I think he sought answers through his art, music, drugs, sex, and at least for a while in India, religion. I think back to what he said to Maharishi when they were alone: "So slip it to me…what's the answer?" He was looking for the "quick fix" to the secret of life and existence, and of course there isn't any. He was a man with a massive ego (as most geniuses exhibit) living inside a bubble of fame/isolation/drugs, and although some of he and Yoko's proselytizing seemed naive to the point of sometimes even foolish, I believe he was sincere because I believe he was pleading for peace within himself as much as for peace within the world.

He could be a bully, but as Paul has said, he also had a very tender side. He was a complicated human being. For all of his faults, I believe the world is a better place for him having been here.

21 April 2013
12.11pm
fabfouremily
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a-hard-days-night-ringo-8 Yes, I agree with that. I think you've summed him up quite well. When you think about certain songs, or even things that he did/said, you can tell that he was in pain sometimes and was crying out for someone or something to help him. That all goes back to his childhood, which shaped him as a man, mainly for the worse rather than the better.

''We're just knocked out. We heard about the sell out. You gotta get an album out, you owe it to the people. We're so happy we can hardly count.''

24 December 2013
6.25am
parlance
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Just because I can't think of anywhere else to put this, I follow the Mersey Beat Facebook and Bill Harry posted these bits today:

Was sitting in the Scotch of St James one night talking to Cynthia when she confided in me that John had forbidden her to do any drawing or painting. She then asked me if there was any kind of art she could get involved in which wouldn't irritate John. I must admit I was surprised. I suggested she could try stencilling. I'd been involved in stencilling artwork onto wax sheets when I illustrated sci-fi fanzines and it was an interesting form of artwork.

That's the first time I'd heard that John actively kept Cynthia from pursuing her art, and I always wondered why she let it go. But after I mentioned this bit to someone, I was told another story – possibly from Cynthia – about how once she "broke the rules" and did some decorative painting (on the side of a wardrobe or something). When John saw it he painted over it. Anyone know of a source? I don't think it was in John.

 

Also, in the same thread, he later commented:

Here is an entry from my Mersey Beat Encyclopedia: JOHNNY BYRNE. Born in Dublin on 27 November 1935, Johnny arrived in Liverpool in the 50s. He settled in a flat in Gambier Terrace with artist Sam Walsh, directly below the flat where John, Stuart and Rod Murray rented. Johnny was to say, “I hated Lennon.’ Oh yes, Lennon’s no hero of mine. I cannot separate people and what they do from what they are. Lennon was unmitigated evil so far as I was concerned.” He later left for London and had success with a novel ‘Groupie’ and then became a scriptwriter launching ‘All Creatures Great and Small’ and ‘Heartbeat’, also penning three ‘Dr Who’ episodes. Johnny agreed to write the scripts to a proposed ‘Mersey Beat’ TV series with Bill Harry which the BBC were interested in, but the BBC stalled for three years and then they took the title and used it for a cop series. Sadly, Johnny passed away on April 2 2008.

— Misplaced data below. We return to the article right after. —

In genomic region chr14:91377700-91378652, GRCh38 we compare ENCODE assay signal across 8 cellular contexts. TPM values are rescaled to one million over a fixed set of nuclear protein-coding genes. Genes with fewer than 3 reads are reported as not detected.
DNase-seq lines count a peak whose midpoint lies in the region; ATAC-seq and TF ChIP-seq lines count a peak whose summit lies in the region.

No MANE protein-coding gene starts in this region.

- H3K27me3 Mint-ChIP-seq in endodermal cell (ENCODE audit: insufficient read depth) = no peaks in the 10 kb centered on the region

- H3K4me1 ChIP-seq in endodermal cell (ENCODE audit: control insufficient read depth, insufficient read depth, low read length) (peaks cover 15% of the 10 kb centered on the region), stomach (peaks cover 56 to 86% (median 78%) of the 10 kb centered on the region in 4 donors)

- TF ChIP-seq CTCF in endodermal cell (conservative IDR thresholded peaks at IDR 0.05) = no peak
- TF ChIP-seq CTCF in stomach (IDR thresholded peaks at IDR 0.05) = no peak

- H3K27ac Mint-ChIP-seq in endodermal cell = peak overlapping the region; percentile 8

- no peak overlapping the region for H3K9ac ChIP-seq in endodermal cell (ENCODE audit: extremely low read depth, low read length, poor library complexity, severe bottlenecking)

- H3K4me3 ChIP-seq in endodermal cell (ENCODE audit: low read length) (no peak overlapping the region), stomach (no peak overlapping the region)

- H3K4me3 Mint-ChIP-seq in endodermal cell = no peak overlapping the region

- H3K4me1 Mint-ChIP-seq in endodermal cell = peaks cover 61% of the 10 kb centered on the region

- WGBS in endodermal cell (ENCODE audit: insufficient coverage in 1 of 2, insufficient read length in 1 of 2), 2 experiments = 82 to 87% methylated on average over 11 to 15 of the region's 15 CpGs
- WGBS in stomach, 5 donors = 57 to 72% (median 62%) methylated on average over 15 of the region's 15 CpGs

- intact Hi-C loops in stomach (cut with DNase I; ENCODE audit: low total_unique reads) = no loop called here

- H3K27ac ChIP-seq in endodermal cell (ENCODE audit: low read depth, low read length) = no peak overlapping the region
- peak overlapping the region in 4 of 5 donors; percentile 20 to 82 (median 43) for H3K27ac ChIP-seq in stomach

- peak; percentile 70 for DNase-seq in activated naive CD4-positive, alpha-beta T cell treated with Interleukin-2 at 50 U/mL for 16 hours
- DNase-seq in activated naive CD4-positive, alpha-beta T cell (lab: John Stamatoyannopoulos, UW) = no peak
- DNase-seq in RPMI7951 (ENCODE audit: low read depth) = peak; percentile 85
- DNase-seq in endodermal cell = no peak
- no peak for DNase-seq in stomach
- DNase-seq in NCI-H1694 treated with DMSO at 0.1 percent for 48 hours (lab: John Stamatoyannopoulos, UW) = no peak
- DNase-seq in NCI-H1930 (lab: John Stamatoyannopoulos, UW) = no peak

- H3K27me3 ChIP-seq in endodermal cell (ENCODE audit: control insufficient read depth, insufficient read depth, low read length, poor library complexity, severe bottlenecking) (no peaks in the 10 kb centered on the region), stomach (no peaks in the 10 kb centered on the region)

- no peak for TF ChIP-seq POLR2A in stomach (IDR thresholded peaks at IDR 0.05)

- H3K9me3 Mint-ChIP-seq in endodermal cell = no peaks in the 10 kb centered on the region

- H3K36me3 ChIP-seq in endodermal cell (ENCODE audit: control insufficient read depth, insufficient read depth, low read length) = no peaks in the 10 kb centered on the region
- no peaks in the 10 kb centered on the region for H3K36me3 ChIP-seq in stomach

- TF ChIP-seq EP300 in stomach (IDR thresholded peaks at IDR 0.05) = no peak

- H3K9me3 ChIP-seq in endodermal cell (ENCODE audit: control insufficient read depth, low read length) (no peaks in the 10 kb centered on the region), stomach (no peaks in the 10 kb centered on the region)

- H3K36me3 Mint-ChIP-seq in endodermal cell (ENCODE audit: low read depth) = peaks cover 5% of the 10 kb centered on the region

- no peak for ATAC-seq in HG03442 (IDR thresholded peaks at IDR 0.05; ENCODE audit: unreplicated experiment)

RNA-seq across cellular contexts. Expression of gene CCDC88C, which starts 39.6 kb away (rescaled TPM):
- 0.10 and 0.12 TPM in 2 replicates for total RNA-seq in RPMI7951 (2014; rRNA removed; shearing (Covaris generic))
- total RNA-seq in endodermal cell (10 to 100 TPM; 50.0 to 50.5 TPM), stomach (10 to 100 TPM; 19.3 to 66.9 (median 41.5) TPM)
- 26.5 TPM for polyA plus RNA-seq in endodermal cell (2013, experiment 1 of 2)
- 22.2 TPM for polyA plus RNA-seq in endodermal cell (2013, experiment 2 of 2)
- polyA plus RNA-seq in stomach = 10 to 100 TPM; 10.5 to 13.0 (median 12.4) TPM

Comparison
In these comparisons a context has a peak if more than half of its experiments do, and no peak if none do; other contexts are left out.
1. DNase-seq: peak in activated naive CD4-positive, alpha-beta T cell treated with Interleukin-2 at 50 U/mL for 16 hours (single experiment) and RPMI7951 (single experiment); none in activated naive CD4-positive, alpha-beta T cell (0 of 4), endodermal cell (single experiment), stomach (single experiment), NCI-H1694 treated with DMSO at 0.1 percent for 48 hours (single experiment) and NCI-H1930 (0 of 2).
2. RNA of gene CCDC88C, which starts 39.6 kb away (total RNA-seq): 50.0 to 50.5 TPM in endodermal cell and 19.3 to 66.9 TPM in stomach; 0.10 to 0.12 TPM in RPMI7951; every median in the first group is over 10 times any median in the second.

For those who don't know, this is Johnny Byrne.

 

parlance

Beware of sadness. It can hit you. It can hurt you. Make you sore and what is more, that is not what you are here for. - George

Check out my fan video for Paul's song "Appreciate" at YouTube and Vimeo.

24 December 2013
10.32am
fabfouremily
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The thing about John painting over a wardrobe (I think it was a stand for the tv or something like that) was mentioned in the John book, by the way. I remember reading it and how it shocked me how he could be so cruel.

''We're just knocked out. We heard about the sell out. You gotta get an album out, you owe it to the people. We're so happy we can hardly count.''

24 December 2013
2.55pm
parlance
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fabfouremily said
The thing about John painting over a wardrobe (I think it was a stand for the tv or something like that) was mentioned in the John book, by the way. I remember reading it and how it shocked me how he could be so cruel.

Thanks for the correction. I'll have to re-read that book. It's really too bad, and she has so much talent, judging by her early drawings.

parlance

Beware of sadness. It can hit you. It can hurt you. Make you sore and what is more, that is not what you are here for. - George

Check out my fan video for Paul's song "Appreciate" at YouTube and Vimeo.

24 December 2013
3.20pm
Linde
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Wow, that is really mean. 

 

I agree with the bit about his childhood. It was very confusing and hard for him, and it certainly didn't do much good to his personality.